National Indigenous History Month Happenings in and around Toronto

June is National Indigenous History Month and National Indigenous People’s Month. It’s considered a time to recognize, acknowledge and learn more about our country’s past while we continue on path for reconciliation with the First Nations, Inuit and Metis. It’s also a time to celebrate the beautiful arts, culture, and heritage of all Indigenous communities. If you’re interested in hearing their stories, learning the truthful past, and join in the celebrations, here are a few ways you can do so!

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ᑐᓴᕐᓂᑐᑦ TUSARNITUT! Music Born of the Cold: Royal Ontario Museum exhibit running until September 24. Celebrate Inuit art, song, and dance at this very special exhibition.Showcasing the creativity of a range of visual artists, musicians, dancers and performers, this exhibition will offer an incredible exploration of artworks inspired by the vital role of music in Inuit culture. Spanning centuries of Inuit life, ᑐᓴᕐᓂᑐᑦ TUSARNITUT! (which translates literally as “sounds that please the ear”)  reveals the range and diversity of musical expression in the visual and performing arts of the Arctic. Featuring over 100 sculptures, prints, drawings, and installations themed around music by renowned artists including Karoo Ashevak, Mattiusi Iyaituk, David Ruben Piqtoukun, Kananginaq Pootoogook, Jessie Oonark and Niap (Nancy Saunders), among others. The artworks will be presented alongside an array of instruments, photographs, musical recordings, and archival footage. The exhibition is arranged by the Montreal Museum of Fine Arts.

Sunrise Ceremony at Nathan Phillips Square on June 21. This beautiful early morning ceremony invites people to come together to give thanks and to offer prayers. Visitors present will be invited to form a circle as a traditional smudging ceremony will be offered to help those who wish to cleanse their spirit in this sacred ritual. There will be singing and drumming as well as the offering of strawberries and water. Strawberries, also known as the heart berry for its shape is known to be an important fruit and medicine of the Indigenous people. It’s considered a connection between the mind, body, spirit and emotions. It is a reminder of our continued work towards reconciliation and the importance heartfelt relationships. Learn more here.

Indigenous Arts Festival: June 17 & 18 at Fort York. This annal community-focused and family-friendly event with traditional and contemporary music, dance, artisan and culinary experiences of the First Nations, Inuit and Métis Peoples of Turtle Island. On Saturday, June 17, experience a Traditional Pow Wow hosted by Na-Me-Res Native Men’s Residence with drummers and dancers. On Sunday, June 18, enjoy the Indigenous Arts Festival’s full-day live concert featuring contemporary and traditional Indigenous musical performers.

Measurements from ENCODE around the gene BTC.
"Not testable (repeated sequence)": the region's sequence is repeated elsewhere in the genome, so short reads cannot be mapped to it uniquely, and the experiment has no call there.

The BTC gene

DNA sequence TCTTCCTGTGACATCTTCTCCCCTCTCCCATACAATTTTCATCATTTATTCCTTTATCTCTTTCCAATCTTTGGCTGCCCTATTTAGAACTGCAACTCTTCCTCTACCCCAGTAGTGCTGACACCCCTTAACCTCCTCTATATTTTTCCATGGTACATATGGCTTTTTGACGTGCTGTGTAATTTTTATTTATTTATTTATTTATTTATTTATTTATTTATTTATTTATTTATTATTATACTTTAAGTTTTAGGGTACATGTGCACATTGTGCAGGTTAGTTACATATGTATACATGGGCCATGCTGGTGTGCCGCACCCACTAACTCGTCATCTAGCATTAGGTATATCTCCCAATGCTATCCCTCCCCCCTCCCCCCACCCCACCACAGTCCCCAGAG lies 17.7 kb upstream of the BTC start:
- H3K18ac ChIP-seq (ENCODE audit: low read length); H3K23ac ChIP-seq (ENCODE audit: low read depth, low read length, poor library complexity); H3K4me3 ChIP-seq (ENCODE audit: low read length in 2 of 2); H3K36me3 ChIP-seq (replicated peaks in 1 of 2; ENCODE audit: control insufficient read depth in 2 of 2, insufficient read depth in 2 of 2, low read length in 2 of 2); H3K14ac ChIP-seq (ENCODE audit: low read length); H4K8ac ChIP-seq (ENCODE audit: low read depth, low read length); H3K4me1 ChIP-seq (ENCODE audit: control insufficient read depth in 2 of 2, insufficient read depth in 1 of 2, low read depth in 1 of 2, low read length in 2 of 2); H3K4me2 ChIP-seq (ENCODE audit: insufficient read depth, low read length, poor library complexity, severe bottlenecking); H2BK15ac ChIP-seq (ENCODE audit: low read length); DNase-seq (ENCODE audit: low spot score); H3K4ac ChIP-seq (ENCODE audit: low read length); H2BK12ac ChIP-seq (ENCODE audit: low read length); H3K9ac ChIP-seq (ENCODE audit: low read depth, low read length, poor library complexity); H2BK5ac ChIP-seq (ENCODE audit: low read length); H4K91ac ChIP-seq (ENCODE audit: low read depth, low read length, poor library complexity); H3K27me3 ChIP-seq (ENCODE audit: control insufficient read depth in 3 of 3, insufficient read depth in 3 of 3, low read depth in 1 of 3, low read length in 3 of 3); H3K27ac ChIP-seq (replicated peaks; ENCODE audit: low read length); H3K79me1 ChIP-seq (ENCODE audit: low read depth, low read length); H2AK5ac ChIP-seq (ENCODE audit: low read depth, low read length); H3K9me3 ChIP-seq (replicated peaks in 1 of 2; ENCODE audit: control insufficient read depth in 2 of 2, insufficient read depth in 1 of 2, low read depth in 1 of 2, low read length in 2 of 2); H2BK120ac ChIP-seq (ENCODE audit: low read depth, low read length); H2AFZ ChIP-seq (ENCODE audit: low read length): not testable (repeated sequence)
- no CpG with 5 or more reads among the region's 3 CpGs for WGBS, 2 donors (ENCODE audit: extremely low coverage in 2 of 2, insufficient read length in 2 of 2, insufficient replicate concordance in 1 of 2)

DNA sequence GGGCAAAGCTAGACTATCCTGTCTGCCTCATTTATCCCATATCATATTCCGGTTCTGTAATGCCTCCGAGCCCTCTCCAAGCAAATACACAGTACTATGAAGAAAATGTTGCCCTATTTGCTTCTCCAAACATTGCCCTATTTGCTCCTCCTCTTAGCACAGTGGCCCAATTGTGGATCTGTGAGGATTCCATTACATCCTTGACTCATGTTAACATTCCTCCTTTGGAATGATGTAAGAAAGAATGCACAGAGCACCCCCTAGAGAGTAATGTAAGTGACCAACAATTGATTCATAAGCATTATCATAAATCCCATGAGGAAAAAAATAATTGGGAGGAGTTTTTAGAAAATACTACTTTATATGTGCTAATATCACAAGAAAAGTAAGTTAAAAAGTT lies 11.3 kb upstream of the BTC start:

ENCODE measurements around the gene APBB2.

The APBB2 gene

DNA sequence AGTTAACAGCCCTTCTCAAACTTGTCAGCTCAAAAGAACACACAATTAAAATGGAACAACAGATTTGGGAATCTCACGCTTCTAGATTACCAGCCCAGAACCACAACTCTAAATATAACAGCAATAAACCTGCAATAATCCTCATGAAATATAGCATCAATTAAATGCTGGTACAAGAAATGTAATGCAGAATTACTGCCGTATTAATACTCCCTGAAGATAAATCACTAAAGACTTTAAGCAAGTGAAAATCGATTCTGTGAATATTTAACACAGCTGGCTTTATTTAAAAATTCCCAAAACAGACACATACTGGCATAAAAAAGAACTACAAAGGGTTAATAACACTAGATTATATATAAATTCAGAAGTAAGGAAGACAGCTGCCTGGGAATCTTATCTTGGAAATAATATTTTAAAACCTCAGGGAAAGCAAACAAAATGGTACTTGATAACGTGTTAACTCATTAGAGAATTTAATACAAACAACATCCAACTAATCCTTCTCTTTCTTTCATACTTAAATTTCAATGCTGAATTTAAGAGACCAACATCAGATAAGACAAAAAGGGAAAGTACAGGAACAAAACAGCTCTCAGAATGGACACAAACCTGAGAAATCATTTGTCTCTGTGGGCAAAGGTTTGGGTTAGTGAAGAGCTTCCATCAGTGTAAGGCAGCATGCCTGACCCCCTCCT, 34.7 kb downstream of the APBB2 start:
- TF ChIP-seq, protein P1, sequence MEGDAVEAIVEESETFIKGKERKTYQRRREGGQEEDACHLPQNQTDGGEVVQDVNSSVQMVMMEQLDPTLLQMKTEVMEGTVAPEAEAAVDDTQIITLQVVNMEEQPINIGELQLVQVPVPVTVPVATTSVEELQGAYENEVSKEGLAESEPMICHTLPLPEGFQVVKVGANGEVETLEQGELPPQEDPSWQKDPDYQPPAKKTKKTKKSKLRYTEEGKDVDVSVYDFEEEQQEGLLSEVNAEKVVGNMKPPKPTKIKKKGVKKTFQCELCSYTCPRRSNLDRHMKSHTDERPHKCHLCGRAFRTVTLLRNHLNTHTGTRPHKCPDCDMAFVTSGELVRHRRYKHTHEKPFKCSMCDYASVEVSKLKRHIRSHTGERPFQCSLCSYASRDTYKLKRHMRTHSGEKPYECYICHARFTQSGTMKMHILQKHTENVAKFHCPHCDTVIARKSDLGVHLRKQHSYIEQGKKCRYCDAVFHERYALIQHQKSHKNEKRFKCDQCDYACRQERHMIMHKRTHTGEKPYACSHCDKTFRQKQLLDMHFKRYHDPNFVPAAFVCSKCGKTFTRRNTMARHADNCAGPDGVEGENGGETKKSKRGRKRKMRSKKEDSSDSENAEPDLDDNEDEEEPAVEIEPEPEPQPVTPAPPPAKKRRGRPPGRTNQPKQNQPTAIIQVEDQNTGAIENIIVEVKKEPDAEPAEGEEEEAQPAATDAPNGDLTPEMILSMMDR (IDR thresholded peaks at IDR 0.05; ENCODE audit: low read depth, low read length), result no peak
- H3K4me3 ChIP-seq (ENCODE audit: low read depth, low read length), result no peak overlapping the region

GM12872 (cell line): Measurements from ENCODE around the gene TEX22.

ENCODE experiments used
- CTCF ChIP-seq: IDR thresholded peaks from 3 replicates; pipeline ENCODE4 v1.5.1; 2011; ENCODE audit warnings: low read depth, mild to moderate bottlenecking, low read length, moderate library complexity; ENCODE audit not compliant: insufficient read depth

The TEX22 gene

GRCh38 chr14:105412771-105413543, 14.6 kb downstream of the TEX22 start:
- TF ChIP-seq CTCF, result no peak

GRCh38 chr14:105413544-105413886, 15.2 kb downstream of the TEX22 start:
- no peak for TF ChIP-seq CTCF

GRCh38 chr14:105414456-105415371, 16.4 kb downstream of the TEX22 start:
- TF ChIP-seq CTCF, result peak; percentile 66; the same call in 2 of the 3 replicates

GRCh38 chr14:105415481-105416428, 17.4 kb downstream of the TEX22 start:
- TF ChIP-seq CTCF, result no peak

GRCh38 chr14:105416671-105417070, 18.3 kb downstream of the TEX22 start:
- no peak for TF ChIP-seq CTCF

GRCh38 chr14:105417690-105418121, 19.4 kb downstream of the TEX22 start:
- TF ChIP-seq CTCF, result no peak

Indigenous Festival Toronto - photo credit Sonya D
Indigenous Festival Toronto – photo credit Sonya D

Hot Docs Cinema Indigenous filmmakers and storytellers: through the month of June,free screenings of Ever Deadly and Aitamaako’tamisskapi Natosi: Before the Sun on National Indigenous Peoples Day: Wednesday, June 21.

TIFF Screenings and events: TIFF Cinematheque presents the uplifting first feature from Jub Clerc, Sweet As, on June 15, about a Nyul Nyul/Yawuru woman from the Kimberley region of Western Australia. Programmed by Jason Ryle, International Programmer, Indigenous Cinema at TIFF, the film first premiered at the Festival in 2022, and was inspired by the filmmaker’s own childhood. Silver Screenings will also be hosting a free screening of Clerc’s tender coming-of-age film on June 16. Accompanying the screening, Sarah Lewis, an Anishnaabe Kwe (Ojibwe and Cree) award-winning spoken-word artist, will join TIFF for a live performance and a moderated discussion about her career and art practice.

David R. Maracle & Friends: Sergeants Mess Hall, Base31 in Picton, June 9.Maracle will perform an ambient evening of Indigenous World Fusion Music. He will be accompanied by Saleek Brant on electric guitar and Ray Farrugia on drums + percussion. David R. Maracle is a community member from the Tyendinaga Mohawk Territory, an Activist for Indigenous Rights & Culture, and an International award winning multi-instrumentalist musician/composer, and has released over 17 musical compilations over his multifaceted career. David has received two Gold Records from the Recording Industry Association of America, RIAA, for his world ambient melodies of the Iroquoian Love Flute, and his multi-instrumental fusion of rare world instruments. David’s accolades also include numerous Canadian Indigenous Music Awards and has performed his beautiful ambient music all over the world.

PHoto for media use only as issued by ITAC

Anishinaabe Cultural Experiences (Wikwemikong Tourism) are nature-based and cultural experiences from an Indigenous perspective on Manitoulin island and Killarney, Ontario, Canada. Experiences range from soft adventure to wilderness eco-adventures, reconciliation and educational interpretive tours. Daily cultural experiences are perfect outings for individuals and families looking to engage their senses and gain a better appreciation for the local Indigenous culture. Tours available from May through November.

We encourage everyone to take a step forward together and learn more. You can also learn and discover the stories directly from the community through the Reconciliation: A Starting Point app available to  download on smart devices to learn about Indigenous Peoples in Canada, key historical events and reconciliation initiatives.

 

 

 

 

About Sonya Davidson 943 Articles
Covering events, openings and all the deliciousness in Toronto.